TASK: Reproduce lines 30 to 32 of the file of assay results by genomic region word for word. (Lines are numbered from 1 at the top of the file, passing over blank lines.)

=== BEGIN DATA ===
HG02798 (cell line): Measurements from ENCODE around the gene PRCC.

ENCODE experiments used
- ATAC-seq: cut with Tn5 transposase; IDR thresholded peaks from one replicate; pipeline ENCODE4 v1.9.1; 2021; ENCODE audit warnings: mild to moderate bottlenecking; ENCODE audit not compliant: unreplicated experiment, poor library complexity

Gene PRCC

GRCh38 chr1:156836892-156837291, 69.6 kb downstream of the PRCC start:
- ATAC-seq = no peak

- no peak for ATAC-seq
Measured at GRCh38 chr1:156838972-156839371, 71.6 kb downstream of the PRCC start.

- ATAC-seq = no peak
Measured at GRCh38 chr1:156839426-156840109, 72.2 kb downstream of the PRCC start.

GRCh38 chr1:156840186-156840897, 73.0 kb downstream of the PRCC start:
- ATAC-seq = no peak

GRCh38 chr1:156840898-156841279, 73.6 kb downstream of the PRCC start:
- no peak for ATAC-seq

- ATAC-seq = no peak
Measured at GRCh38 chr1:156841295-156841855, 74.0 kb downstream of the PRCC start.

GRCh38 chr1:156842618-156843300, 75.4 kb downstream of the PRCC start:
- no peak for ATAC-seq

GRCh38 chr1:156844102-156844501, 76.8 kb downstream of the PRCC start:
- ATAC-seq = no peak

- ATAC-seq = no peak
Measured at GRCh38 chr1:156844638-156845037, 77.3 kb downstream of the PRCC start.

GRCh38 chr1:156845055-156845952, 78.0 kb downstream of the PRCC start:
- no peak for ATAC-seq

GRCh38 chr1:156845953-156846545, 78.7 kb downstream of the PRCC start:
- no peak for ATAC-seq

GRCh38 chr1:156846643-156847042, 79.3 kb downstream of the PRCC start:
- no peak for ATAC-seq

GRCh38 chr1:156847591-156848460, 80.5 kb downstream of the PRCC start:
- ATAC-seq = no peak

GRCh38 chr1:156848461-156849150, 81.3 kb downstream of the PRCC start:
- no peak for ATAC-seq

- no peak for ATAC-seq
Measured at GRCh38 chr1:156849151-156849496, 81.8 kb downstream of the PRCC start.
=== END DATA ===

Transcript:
- ATAC-seq = no peak

GRCh38 chr1:156848461-156849150, 81.3 kb downstream of the PRCC start:
- no peak for ATAC-seq